The research evidence suggests that combining cognitive therapy and exposure techniques, which is typical of most Cognitive Behavior Therapy (CBT) packages, is recommended. Therapy usually lasts from 12-16 sessions (though there is evidence that briefer therapies lasting 4-8 sessions can also be effective), and can be conducted in individual and group formats. The research literature also suggests that exposure therapy on its own can be an efficacious treatment. Cognitive therapy often adds to the effectiveness of behavioral interventions, but may be most consistently helpful when it is combined with behavioral approaches, rather than delivered as a stand-alone intervention. There is also some evidence that relaxation training on its own can be helpful, but like cognitive therapy, it seems to work most effectively as a component of CBT. Similarly, social skills training on its own is sometimes found to be equal to other established therapies (e.g., cognitive therapy, exposure), but rarely more effective than these other treatments. It is recommended that social skills training be used as an additional component of CBT for individuals who need it. (Many individuals with social phobia have adequate social skills, and do not require this component.)

Finally, early behavioral approaches used systematic desensitization (exposing participants to anxiety provoking images and thoughts, while pairing the exposure with relaxation to decrease the normal anxiety response). While there was some initial support for the utility of this technique, these studies typically had small samples or lacked rigorous control groups, and there is little recent evidence to suggest this approach should be selected over other exposure approaches that have stronger research support for treating social phobia and public speaking anxiety. Notwithstanding, given that this approach has been defined as probably efficacious in previous reviews (see Chambless et al., 1998), references supporting this technique are listed below.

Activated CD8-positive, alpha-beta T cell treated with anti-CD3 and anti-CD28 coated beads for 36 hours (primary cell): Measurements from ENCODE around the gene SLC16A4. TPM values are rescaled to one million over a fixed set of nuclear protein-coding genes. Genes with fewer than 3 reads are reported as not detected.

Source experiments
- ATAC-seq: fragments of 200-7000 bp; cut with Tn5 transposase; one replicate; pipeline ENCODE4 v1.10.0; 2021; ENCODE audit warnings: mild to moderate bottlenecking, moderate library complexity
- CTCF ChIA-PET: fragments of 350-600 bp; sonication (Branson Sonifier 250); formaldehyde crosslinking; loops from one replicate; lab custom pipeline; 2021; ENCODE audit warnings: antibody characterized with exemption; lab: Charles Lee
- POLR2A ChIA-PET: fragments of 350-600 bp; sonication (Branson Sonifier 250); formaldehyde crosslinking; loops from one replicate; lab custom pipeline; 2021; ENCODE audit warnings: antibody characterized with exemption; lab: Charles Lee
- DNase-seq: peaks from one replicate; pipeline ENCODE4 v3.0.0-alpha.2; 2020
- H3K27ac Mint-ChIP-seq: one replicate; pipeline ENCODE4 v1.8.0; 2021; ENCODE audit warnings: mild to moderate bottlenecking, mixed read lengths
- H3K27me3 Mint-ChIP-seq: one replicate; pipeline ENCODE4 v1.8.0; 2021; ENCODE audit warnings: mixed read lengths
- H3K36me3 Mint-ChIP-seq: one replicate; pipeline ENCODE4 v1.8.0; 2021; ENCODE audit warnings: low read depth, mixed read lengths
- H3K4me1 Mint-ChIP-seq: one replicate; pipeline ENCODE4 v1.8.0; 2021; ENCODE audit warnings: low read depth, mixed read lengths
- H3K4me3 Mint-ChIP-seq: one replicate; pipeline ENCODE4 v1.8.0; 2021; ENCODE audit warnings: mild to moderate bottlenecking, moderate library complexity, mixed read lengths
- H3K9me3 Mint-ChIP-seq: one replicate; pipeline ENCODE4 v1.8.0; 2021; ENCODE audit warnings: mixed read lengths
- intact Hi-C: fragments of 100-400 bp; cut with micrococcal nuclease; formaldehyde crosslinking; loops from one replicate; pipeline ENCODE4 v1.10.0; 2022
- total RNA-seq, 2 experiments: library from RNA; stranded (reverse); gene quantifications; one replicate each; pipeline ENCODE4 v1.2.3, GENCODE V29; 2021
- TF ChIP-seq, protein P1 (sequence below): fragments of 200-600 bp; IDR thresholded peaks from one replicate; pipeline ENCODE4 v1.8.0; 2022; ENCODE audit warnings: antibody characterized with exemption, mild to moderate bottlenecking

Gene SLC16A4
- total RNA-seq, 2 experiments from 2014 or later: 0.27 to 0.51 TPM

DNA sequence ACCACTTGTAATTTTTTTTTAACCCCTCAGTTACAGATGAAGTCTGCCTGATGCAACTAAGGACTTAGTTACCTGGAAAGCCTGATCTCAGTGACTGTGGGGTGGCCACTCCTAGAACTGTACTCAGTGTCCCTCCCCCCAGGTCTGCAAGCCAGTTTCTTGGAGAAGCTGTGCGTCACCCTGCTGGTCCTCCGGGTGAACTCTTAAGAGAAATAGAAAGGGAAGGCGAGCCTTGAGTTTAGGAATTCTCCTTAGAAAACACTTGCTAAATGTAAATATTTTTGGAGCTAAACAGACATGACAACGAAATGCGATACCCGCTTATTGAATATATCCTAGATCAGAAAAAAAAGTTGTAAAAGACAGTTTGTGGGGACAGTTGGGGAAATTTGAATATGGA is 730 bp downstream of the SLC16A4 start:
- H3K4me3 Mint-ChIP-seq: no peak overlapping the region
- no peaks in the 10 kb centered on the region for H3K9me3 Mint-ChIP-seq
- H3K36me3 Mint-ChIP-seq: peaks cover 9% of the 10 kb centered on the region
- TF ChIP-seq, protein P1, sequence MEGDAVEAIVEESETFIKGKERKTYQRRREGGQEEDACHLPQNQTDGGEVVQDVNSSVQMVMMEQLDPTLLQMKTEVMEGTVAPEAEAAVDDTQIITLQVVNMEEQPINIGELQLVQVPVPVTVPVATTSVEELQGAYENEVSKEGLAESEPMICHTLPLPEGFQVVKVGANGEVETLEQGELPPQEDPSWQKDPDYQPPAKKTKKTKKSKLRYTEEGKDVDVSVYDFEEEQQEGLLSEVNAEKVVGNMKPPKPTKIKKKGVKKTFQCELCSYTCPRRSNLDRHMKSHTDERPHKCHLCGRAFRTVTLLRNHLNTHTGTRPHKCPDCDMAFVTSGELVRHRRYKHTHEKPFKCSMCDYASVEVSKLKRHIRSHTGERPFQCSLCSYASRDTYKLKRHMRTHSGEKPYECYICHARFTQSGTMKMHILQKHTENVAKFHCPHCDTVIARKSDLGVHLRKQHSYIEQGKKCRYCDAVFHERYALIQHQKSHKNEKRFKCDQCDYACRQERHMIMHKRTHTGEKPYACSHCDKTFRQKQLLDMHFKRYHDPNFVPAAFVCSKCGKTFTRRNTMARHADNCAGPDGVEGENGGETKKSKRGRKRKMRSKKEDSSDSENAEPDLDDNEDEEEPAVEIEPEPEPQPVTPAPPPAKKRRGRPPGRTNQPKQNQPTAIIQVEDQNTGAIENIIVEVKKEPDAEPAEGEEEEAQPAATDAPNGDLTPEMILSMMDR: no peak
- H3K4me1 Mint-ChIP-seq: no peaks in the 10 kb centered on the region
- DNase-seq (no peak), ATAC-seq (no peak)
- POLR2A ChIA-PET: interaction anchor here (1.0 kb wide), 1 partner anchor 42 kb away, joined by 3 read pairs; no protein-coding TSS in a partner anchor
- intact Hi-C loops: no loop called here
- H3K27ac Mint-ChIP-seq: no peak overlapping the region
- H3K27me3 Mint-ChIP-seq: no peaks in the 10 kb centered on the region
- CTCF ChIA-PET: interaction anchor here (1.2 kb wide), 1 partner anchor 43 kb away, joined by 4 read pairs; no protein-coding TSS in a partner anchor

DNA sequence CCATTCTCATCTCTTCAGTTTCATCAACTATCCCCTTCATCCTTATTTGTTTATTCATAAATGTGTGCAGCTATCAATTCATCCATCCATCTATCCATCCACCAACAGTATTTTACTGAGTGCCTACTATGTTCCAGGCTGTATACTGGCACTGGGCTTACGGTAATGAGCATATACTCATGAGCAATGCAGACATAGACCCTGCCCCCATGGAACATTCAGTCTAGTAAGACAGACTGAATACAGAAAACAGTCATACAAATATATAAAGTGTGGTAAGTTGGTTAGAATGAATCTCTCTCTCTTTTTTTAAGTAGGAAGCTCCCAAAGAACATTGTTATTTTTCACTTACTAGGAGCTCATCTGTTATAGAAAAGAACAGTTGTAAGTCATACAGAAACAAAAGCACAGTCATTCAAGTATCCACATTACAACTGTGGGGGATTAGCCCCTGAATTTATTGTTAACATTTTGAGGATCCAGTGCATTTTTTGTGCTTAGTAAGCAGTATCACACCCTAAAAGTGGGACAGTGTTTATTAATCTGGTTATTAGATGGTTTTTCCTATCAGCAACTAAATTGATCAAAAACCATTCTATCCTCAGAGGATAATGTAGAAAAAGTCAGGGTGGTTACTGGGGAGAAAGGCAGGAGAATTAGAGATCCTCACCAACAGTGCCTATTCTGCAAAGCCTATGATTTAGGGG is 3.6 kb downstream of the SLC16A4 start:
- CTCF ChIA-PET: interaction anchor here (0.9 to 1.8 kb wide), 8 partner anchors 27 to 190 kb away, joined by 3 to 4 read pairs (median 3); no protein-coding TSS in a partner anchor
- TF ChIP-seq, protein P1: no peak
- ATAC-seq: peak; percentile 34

Key References (in reverse chronological order)

Cognitive Behavioral Therapy (treatments typically combined exposure techniques and cognitive restructuring)
Cognitive Therapy (these interventions typically also included some behavioral techniques, such as modifying safety behaviors and attentional training)
Exposure Therapy
Social Skills Training
Relaxation Training
Systematic Desensitization
Meta-analyses and treatment reviews of Cognitive and Behavioral Therapies

Clinical Resources

See description of CBT techniques, including exposure techniques, in the following clinical resources/manuals:
See description of cognitive techniques in the following clinical resources/manuals:
See description of social skills training in the following clinical resources/manuals:
See description of relaxation training in the following clinical resources/manuals:
See description of virtual reality treatment in the following clinical resource:

Training Opportunities

Center for Cognitive Therapy
Cory Newman, PhD, Director
Mary Anne Layden, Ph.D., Director of Education
University of Pennsylvania Medical School
3535 Market Street, 2nd Floor
Philadelphia, PA 19104-3309
Phone: 215-898-4100
psycct@mail.med.upenn.edu

Beck Institute for Cognitive Therapy and Research
Judy S. Beck, PhD, Director
One Belmont Avenue, Suite 700
Bala Cynwyd, PA 19004-1610
Phone: 610-664-3020

San Francisco Bay Area Center for Cognitive Therapy
Oakland, CA (Rockridge)
Phone: 510.652.4455

Training in the techniques of cognitive behavioral group therapy for social phobia can be arranged through the offices of the Social Phobia Program at Temple University. Contact Dr. Richard Heimberg

Padesky's Center for Cognitive Therapy
PO Box 5308
Huntington Beach CA 92615-5308 USA
Phone: 714 963 0528

Teaching Resources

CBT for Social Anxiety Disorder Slide Set